Launched in 2011. Books. Literature. Writing. Publishing. Authors. Screenwriters. Life. Death. Etc.

Support the show on Patreon

Merch

@otherppl

Instagram

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Email the show: letters [at] otherppl [dot] com

The podcast is a proud affiliate partner of Bookshop, working to support local, independent bookstores.

Courtney Zoffness is the author of Spilt Milk, a collection of memoirs available from McSweeney’s. It is the official May pick of The Nervous Breakdown Book Club.

 

Zoffness writes fiction and nonfiction. She won the 2018 Sunday Times Short Story Award, the most valuable international prize for short fiction, amid entries from 38 countries. Other honors include an Emerging Writers Fellowship from the Center for Fiction, the Arts & Letters Creative Nonfiction Prize, and two residency fellowships from MacDowell. Her writing has appeared in various outlets, including the Paris Review Daily, the New York Times, The Southern Review, Guernica, and the Los Angeles Review of Books, and she had “notable” essays in Best American Essays 2018 & 2019.

Zoffness holds graduate degrees from Johns Hopkins University and the University of Arizona, and a B.A. from the University of Pennsylvania. She directs the Creative Writing Program at Drew University and is a faculty member at Writing Workshops in Greece. She lives with her family in Brooklyn, New York.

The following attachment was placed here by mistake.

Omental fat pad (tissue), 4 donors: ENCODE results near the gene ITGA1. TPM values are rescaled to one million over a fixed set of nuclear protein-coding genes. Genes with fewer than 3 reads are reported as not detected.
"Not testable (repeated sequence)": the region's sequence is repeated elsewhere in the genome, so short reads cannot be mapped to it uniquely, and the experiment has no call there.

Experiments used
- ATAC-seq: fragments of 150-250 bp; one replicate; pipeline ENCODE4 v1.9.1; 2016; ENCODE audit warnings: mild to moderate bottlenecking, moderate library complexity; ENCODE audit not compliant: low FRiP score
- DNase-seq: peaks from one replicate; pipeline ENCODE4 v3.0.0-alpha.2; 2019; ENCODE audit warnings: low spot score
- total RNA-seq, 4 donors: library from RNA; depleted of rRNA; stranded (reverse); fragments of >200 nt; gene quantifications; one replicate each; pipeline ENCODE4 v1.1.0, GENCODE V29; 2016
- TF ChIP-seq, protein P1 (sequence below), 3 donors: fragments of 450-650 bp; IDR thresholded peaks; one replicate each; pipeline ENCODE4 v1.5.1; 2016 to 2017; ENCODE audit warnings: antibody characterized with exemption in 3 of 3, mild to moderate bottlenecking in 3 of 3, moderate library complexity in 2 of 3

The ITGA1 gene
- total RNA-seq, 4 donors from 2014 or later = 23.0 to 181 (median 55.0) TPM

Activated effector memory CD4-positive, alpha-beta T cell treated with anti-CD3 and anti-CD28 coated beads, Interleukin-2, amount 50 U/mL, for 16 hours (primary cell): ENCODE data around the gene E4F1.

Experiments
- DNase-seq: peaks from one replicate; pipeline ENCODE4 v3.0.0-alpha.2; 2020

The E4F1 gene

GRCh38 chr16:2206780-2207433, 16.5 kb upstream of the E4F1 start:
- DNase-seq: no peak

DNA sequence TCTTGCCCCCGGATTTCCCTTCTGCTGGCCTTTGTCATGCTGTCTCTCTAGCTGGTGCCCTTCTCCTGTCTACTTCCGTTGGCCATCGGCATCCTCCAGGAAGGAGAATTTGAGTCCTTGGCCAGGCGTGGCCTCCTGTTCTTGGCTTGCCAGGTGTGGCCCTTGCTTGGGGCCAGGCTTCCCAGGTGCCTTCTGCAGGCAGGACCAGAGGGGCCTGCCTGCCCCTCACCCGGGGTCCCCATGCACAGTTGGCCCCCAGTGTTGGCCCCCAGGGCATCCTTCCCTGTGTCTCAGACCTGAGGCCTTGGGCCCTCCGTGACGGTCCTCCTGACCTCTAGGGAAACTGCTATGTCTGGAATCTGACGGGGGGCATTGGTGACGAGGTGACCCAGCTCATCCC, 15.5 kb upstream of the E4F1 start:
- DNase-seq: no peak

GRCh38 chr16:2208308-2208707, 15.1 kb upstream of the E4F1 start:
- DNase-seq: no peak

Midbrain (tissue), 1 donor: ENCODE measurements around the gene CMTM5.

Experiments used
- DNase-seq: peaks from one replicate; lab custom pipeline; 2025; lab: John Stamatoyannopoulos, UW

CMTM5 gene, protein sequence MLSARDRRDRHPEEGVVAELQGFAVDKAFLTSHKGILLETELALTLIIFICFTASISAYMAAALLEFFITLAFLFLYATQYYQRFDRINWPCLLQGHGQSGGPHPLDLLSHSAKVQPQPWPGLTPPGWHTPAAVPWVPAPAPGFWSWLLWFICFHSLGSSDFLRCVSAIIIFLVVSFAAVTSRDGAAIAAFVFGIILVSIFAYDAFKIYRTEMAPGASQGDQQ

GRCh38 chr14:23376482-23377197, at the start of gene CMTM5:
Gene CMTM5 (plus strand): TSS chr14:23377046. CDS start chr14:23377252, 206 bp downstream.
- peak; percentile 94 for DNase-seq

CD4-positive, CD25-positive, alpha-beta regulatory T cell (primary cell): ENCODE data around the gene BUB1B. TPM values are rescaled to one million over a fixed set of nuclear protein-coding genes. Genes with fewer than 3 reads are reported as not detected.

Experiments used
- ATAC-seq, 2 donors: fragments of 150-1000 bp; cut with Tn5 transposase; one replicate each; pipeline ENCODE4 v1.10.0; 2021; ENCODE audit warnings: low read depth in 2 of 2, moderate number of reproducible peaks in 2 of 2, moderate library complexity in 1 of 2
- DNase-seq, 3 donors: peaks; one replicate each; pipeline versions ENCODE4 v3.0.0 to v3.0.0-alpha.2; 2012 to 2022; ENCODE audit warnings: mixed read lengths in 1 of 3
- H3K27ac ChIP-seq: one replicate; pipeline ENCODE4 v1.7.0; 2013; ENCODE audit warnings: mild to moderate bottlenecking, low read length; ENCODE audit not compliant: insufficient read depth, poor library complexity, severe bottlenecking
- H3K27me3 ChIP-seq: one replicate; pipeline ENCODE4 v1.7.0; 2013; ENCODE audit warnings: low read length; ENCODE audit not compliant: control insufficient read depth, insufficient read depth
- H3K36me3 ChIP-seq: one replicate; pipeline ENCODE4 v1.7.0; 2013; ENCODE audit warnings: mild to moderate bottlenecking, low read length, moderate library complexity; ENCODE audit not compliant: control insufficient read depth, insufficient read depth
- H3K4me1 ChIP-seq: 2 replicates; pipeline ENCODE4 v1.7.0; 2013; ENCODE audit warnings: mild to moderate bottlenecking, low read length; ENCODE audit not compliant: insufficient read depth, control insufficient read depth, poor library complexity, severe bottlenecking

***

Otherppl with Brad Listi is a weekly literary podcast featuring in-depth interviews with today’s leading writers.

Launched in 2011. Books. Literature. Writing. Publishing. Authors. Screenwriters. Life. Death. Etc.

Support the show on Patreon

Merch

@otherppl

Instagram

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Email the show: letters [at] otherppl [dot] com

The podcast is a proud affiliate partner of Bookshop, working to support local, independent bookstores.

Elissa Washuta is the author of the essay collection White Magicnow available from Tin House.

 

Washuta is a member of the Cowlitz Indian Tribe and a nonfiction writer. Her other books are My Body Is a Book of Rules and Starvation Mode, and with Theresa Warburton, she is co-editor of the anthology Shapes of Native Nonfiction: Collected Essays by Contemporary Writers. She has received fellowships and awards from the National Endowment for the Arts, Creative Capital, Artist Trust, 4Culture, and Potlatch Fund. She is an assistant professor of creative writing at the Ohio State University.

***

Otherppl with Brad Listi is a weekly literary podcast featuring in-depth interviews with today’s leading writers.

Launched in 2011. Books. Literature. Writing. Publishing. Authors. Screenwriters. Life. Death. Etc.

Support the show on Patreon

Merch

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The podcast is a proud affiliate partner of Bookshop, working to support local, independent bookstores.

This conversation first aired on June 17, 2015.